The contribution of Swedish engineers G. Betulander and N. Palmgren entered the history books with their improved telephone PaBX.
Although the Strowger system line-finders in use in 1892 had a lot of advantages (for example, they were simple and easy to use) they did wear out quickly enough and required constant care. The search for the best design solutions for station devices connecting subscribers continued.
In 1900, Swedish experts Betulander and Palmgren began working on a replacement for the Strowger line-finder. The new design was called the coordinate switching system. Five years later, in 1905, Betulander Palmgren Ericsson put forward the idea of creating the relay system based on coordinate fields, a bid that was far ahead of its time. In practice, these developments had not been applied fully, but they formed the basis of modern coordinate systems.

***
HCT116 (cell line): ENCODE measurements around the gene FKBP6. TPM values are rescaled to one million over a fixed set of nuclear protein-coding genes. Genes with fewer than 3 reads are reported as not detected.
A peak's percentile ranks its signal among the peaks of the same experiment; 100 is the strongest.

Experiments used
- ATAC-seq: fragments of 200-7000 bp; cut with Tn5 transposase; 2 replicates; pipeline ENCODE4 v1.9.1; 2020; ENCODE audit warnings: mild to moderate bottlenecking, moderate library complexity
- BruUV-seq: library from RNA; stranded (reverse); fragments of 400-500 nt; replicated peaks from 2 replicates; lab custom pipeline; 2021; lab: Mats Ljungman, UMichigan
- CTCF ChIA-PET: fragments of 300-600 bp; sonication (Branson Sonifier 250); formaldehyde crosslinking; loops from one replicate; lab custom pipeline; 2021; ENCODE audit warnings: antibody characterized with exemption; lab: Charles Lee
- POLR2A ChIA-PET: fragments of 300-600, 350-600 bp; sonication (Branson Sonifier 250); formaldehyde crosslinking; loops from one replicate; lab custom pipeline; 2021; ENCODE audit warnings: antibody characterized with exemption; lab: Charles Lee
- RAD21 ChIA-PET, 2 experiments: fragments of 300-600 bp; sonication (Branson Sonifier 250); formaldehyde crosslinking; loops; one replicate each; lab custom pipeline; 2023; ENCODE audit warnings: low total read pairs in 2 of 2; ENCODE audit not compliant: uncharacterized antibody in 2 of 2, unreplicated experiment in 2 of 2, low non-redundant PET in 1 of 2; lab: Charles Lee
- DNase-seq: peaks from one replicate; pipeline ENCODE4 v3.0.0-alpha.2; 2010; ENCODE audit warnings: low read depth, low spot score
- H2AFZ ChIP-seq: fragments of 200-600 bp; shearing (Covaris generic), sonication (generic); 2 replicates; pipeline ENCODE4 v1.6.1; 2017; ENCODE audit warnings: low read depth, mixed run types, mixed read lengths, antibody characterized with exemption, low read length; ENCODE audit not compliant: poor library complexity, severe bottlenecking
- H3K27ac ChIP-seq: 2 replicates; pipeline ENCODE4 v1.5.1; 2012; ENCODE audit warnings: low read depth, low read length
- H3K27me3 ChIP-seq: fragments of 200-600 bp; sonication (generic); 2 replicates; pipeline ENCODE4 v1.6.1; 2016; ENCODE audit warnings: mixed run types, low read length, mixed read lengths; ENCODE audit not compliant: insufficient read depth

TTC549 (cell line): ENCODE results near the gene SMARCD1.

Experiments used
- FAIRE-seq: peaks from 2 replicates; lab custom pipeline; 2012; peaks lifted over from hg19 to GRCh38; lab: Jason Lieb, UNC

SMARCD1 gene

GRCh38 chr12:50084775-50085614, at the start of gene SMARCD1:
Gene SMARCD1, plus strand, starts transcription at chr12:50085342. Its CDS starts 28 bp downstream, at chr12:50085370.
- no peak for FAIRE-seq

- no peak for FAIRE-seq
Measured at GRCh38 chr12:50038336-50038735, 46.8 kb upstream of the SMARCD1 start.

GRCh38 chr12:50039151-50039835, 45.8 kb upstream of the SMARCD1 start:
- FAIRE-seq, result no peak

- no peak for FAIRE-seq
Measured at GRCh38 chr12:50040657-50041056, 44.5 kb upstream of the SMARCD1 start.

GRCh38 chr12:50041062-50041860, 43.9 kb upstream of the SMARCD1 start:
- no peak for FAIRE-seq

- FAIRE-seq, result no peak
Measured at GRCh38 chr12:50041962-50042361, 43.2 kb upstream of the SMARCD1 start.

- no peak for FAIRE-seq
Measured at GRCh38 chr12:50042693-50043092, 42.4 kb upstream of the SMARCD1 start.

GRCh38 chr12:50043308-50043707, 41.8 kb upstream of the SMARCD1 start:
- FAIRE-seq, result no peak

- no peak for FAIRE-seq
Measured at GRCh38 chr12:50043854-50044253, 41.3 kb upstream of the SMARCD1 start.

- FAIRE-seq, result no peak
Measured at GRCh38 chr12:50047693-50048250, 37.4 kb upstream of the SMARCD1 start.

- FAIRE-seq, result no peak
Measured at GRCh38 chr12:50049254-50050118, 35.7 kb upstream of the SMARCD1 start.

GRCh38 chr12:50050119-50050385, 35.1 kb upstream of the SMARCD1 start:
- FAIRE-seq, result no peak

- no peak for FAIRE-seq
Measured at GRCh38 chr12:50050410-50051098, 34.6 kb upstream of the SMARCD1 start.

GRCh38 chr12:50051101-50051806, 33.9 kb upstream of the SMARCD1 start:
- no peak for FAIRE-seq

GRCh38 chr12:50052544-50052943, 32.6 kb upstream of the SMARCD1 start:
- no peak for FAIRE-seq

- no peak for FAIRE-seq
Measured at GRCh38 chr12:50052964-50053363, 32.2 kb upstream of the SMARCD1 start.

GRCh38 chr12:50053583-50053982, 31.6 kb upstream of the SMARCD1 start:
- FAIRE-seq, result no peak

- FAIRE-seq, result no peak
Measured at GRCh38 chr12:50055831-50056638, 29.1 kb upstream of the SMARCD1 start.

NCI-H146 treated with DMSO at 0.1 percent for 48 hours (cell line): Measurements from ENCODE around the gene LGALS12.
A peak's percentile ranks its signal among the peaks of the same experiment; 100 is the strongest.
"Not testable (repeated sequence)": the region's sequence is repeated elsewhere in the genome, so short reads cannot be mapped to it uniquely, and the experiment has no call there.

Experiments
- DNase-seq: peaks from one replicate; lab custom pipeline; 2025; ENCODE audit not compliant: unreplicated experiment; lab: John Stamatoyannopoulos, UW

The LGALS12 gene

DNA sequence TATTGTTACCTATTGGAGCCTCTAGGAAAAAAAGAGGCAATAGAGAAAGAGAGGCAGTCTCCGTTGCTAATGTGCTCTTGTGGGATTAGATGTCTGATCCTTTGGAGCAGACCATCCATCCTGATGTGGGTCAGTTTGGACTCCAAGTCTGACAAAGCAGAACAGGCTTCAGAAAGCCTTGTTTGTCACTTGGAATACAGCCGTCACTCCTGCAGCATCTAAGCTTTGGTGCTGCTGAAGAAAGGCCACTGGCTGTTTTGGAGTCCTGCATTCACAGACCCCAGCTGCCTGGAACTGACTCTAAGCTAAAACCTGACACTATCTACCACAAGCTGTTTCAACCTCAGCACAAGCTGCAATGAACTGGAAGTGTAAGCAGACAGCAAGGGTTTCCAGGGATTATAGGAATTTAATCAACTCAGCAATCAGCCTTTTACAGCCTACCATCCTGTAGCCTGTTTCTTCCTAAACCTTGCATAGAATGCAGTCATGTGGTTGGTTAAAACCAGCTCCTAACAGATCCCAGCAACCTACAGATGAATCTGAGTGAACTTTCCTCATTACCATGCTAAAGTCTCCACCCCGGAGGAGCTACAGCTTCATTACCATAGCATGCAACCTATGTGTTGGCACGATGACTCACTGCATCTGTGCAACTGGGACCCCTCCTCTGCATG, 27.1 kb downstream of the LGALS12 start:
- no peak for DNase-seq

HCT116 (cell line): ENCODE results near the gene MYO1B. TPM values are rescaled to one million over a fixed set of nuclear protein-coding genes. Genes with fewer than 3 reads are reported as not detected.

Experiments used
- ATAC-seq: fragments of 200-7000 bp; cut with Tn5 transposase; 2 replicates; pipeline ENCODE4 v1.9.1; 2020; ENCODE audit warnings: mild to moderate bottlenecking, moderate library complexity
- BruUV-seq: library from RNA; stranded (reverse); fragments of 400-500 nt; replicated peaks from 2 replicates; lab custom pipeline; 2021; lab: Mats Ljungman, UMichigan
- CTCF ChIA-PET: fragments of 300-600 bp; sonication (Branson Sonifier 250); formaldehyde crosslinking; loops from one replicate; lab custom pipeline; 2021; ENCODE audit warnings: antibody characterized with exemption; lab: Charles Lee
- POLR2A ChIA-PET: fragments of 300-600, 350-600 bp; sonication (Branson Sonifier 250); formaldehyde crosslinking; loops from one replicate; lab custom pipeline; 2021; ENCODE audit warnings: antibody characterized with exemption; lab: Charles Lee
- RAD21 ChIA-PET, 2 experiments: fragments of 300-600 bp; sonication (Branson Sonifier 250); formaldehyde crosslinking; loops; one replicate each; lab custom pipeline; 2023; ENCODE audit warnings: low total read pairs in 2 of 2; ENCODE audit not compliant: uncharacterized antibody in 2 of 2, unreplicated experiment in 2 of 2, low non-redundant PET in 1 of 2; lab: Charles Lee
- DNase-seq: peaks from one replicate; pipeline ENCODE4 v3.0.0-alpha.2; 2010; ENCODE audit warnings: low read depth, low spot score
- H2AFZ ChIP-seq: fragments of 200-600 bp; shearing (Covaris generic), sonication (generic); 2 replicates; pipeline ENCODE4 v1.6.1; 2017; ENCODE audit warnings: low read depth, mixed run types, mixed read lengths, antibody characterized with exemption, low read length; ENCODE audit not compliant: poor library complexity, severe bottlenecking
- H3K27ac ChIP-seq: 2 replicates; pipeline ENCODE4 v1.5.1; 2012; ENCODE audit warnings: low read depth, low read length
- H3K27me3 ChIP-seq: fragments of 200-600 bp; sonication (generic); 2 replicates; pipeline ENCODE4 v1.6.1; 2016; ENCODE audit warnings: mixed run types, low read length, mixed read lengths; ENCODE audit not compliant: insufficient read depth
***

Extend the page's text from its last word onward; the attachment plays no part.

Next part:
In 1913, in the United States, J. Reynolds patented a mechanism with relay contacts that closed with the help of coordinate rails. In 1919 G. Betulander perfected this design, creating a device, known as a multiple coordinate connector (crossbar finder), which began to be applied to the telephone switch from the mid-1920s. The coordinate system was an upgraded version of Reynolds' invention. The Swedish engineer swapped the electric magnets (horizontal electromagnets became vibrating and the vertical, holding) and he suggested using steel springs (instead of rollers and cams) for contacts. G. Betulander was also one of the first to formulate the concept of indirect management with the use of a memory register.
By 1919 the Betulander Company had already built several small experimental coordinate PaBXs that proved themselves in operation. However, the technique of coordinate switching didn't get wide-spread use. This was due to the administration in charge of communications, who were worried that the centralization of its management could harm the preservation of official secrets.
Year of putting the system of coordinate switching into operation was considered in 1923. That's when the city of Gothenburg, on the occasion of its 300th anniversary, opened the first modern coordinate exchanges.
In 1930, on the basis of this technique in Sweden, the central PaBX began to be built.